Interview with host Zach Parrish (“Us Again”, Netflix animation director)
One of the most memorable animated pieces of 2021 was the animated short Us again. This beautiful movie tells the story of a grumpy old man named Art who gets a second chance to be young and dance again with his wife Dot. Recently, we had the chance to chat with director and animator Zach Parrish about the short film and his animation career at Disney and Netflix:
Why don’t you show up and how you got started as an animator?
My name is Zach Parrish. I’m currently the animation director at Netflix. I entered the animation industry in 2007. I went to school at Savannah College of Art and Design in Savannah, Georgia and then took online training at Animation Mentor while I worked in the visual effects industry,
I started on Alvin and the Chipmunks then went to Sony Imageworks and worked on Cloudy with a chance of meatballs, then I finally ended up at Disney in 2010. I was at Disney for 11 and a half years as an animator, animation supervisor, animation manager, workflow supervisor, and director. I made a short film called Flasks of waterthen I realized more recently We again, which was one of the last things I did before making the switch.
You now work for Netflix, and I’m so excited about Netflix. So many things like Esoteric was so amazing, and seeing their work with Aardman, I’m super thrilled.
it’s an opportunity for so many people to tell their stories, and there’s been a shift, and I don’t know if it’s the pandemic or if it’s streaming services or whatever, but there’s an appetite for more and for different and for specific and personal reasons and having all these different platforms all trying to get those voices heard. It’s amazing, because then you get something like Esoteric maybe it didn’t exist five years ago because it’s such a specific audience.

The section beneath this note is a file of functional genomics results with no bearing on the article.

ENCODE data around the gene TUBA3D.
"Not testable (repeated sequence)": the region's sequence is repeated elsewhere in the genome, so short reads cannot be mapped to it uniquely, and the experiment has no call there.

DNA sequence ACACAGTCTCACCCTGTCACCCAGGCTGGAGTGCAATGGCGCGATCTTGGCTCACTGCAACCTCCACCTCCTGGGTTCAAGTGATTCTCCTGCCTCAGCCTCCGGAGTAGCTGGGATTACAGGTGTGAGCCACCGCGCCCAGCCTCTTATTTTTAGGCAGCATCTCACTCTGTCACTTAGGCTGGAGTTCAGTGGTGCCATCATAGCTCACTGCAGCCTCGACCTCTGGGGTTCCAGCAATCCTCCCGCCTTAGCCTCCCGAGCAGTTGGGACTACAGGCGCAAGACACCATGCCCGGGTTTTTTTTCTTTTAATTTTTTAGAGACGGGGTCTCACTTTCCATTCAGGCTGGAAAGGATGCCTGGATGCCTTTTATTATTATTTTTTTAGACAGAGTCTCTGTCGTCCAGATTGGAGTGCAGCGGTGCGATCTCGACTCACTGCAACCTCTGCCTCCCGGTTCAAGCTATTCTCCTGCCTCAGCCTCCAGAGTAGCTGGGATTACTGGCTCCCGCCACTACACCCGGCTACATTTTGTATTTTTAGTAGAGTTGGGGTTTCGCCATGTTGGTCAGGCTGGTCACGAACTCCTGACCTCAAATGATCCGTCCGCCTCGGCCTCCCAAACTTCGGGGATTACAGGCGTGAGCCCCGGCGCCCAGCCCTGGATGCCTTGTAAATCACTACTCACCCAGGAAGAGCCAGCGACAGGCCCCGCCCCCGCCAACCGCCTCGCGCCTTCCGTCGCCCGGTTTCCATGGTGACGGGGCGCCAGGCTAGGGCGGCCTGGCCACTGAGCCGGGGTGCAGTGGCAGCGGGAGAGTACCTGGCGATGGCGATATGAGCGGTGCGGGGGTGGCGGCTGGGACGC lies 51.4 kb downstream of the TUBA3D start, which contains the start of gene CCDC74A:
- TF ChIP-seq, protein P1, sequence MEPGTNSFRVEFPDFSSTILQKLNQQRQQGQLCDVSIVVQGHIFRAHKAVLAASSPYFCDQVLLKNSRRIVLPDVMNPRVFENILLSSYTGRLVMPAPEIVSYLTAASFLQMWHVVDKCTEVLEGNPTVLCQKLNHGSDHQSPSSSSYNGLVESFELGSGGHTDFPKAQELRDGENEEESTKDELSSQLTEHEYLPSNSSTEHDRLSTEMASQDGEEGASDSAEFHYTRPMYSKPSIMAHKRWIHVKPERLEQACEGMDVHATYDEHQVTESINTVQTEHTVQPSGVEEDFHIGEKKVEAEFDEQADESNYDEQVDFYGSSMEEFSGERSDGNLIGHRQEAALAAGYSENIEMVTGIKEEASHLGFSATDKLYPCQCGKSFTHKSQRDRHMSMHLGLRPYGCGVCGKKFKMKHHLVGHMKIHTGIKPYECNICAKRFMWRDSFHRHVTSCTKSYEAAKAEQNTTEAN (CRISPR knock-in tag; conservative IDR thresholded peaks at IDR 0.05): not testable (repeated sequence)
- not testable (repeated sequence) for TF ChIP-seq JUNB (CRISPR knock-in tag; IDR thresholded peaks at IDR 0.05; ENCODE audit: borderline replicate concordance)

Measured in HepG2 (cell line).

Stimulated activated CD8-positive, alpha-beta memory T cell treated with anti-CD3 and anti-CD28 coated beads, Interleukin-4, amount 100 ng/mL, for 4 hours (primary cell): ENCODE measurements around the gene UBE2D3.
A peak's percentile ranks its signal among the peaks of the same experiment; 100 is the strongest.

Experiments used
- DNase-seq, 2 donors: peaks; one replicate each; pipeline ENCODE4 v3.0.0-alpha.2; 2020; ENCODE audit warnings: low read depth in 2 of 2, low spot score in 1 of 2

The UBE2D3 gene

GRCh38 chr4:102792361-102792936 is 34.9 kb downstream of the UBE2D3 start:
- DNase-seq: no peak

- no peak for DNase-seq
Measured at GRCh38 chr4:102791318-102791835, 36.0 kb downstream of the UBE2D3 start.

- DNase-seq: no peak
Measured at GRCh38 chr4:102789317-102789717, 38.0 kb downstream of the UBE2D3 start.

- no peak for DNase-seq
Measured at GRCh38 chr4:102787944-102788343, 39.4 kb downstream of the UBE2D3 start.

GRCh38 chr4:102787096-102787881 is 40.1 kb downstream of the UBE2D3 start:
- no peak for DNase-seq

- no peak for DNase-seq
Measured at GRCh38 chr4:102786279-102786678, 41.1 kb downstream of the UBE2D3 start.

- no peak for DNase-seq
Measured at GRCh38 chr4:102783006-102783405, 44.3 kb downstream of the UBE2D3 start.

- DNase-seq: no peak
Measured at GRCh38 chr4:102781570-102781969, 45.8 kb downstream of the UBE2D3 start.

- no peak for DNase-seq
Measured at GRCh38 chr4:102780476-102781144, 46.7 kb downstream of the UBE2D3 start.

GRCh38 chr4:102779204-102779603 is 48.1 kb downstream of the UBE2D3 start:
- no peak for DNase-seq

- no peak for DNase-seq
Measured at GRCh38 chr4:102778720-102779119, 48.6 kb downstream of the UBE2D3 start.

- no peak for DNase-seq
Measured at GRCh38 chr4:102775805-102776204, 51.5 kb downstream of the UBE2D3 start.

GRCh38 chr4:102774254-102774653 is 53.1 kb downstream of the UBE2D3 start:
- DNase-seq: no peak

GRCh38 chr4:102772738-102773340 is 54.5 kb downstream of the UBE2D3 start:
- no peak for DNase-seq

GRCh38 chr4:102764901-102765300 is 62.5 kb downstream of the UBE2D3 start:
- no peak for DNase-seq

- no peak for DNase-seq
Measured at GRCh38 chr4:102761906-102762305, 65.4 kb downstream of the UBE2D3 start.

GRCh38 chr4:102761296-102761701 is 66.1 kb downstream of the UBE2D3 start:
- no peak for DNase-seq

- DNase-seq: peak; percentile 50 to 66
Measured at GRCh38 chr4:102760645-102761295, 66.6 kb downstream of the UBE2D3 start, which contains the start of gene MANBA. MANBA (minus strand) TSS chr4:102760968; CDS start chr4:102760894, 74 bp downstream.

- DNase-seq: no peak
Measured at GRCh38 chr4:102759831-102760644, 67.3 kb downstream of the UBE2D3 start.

That’s the kind of interesting thing about Netflix is that there’s no branding at all. It’s anything and everything, and it’s going to find its audience, and so it becomes these unique things that explode. Esoteric is huge and is, for good reason: It’s amazing.
So how did you come up with the idea? We again? How? ‘Or’ What did it come to you?
So that was probably 2017. I was in my thirties and starting to feel the aches and pains that come with crossing that threshold…. I had this desire to want to be young again (even though I was only in my thirties) but I had this rather cynical view on it. However, my mom was in her 60s and she was talking about all those things she was going to do when she grew up.
And I realized that by my definition I’m old, and by her definition she’s young, and that totally got me thinking and kind of broke my head, what the age ? The truth is, everything is relative, everything is a state of mind, and that led to those conversations I always have with my wife about being present and living in the moment and appreciating where you are and the people around you…
So that’s what I came up with: this idea of this elderly couple having this magical night and this dance world…